Hi! Welcome to my blog. I am a major foodie, with a haphazard cooking philosophy, currently making that transition from cooking and baking for friends and family to 'wonder if I could make this my career'. Follow me for recipes, the outcomes of a few experiments, and general lovely foodiness. Opinions, reviews and recommendations are all my own.

Saturday, 8 September 2012

It's the Simple Things in Life

It's such a cliche, but sometimes the simplest pleasures in life are the best, and food is no exception to the rule. Cornflakes and cold milk, Baked Beans on toast, hot Jacket Potatoes with lashings of butter are all seriously underated - and then there is freshly baked bread...

I personally have avoided making my own bread for years, in the belief that the secret to making it is closely guarded by bakers alone. I had in my mind visions of kneading for hours, dough that refused to rise, and hard baked rocks at the end that would make me the laughing stock of my friends and family. Instead I have hovered by the bakery sections in supermarkets, waiting to get my hands on still warm bread that I could rush home and tear into (and yes, on occasion pass off as my own).

Yet, how wrong I was!

I have now in the oven a magnificent loaf of white bread baking and the smell that is wafting through the house is so tantilising that I have the butter knife out already in anticipation. And making it could not have been easier. This is my basic white bread recipe, and by following a few basic rules, it works every time;

Sieve 700g of Strong White Flour, and add a tbsp of Salt. Rub in 25g of Butter. Add 1tsp of Caster Sugar, and 1tsp of Yeast. (You can use Fast Action Dried Yeast for this, however wherever possible I try to use fresh Yeast, as it reacts better. I find mine in near the butter section in my local supermarket.) Make a well in the middle of the dry mix, and add 150ml of Milk, and 300ml of Warm Water. Mix to form a dough, and tip out onto a floured surface.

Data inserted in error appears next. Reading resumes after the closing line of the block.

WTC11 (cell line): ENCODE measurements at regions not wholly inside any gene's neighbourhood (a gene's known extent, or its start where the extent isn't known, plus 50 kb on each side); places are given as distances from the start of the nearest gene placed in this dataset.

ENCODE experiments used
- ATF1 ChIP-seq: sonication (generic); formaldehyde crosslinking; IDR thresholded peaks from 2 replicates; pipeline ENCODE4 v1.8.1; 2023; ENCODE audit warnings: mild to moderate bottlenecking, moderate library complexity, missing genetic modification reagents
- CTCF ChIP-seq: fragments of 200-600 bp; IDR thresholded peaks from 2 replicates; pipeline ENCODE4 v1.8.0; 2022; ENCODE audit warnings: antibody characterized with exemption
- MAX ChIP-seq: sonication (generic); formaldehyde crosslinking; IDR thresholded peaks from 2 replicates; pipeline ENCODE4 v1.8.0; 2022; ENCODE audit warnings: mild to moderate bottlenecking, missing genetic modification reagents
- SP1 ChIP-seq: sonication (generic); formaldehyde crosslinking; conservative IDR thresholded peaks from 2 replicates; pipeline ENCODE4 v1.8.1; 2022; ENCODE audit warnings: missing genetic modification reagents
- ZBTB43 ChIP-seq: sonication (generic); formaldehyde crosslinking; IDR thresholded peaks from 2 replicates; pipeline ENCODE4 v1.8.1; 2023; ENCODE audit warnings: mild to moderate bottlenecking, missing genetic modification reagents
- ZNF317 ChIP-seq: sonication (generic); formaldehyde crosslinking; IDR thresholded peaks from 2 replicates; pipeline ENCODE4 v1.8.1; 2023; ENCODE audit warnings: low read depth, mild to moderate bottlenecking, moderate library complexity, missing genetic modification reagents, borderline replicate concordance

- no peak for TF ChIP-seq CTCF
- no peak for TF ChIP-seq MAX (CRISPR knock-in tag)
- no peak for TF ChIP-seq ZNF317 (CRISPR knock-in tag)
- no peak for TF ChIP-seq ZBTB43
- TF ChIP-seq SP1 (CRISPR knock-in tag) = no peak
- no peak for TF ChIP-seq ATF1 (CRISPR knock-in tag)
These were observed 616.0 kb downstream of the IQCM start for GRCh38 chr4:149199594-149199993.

Then Knead. The most useful thing I ever learned about making bread is that you cannot over-knead the dough. Do not be afraid to get stuck in, and you should knead the dough until the surface of the dough is shiny, and when you prod it with your finger it should spring back to it's original shape. If you do this, you will not go wrong with your bread.

Place the dough in an oiled bowl, cover with cling film, and place in a warm place for approximately 1 hour, or until the dough has doubled in size. Turn the dough back out onto the floured surface and knead again for a couple of minutes, knocking the air out back down to it original size.

Now shape the dough to suit, either shape into an oblong and place in a loaf tin for a classic loaf, form a round and place on a baking tray for a more rustic appearence, or separate into smaller sections to make individual dinner rolls. Cover with clingfilm again for a further 30 minutes to rise again, then place in an oven at 200 degrees c until golden brown, and it makes a hollow sound when you tap the base.

The whole process should take a couple of hours max, and is worth every minute when you break the still warm crust and cover with butter. Which is exactly what I am going to do right now...

Mmmmm.... V x

1 comment:

  1. Nice slightly enriched dough recipe, very similar to the one that I use occasionally. My standard dough that I generally use has fewer ingredients, a much more basic bread on the lines of those that you come across in France. 700gm strong white flour, 16gm salt, 7gm dried yeast (a sachet) and about 400ml hand warm water. I adjust the water to the flour and conditions, sometimes a little more and sometimes a little less. You should have a slightly wet dough, which like yours, will become polished when kneaded. All other directions are the same as for yours. The finished product is a beautiful loaf (or rolls) that doesn't last long before being demolished.


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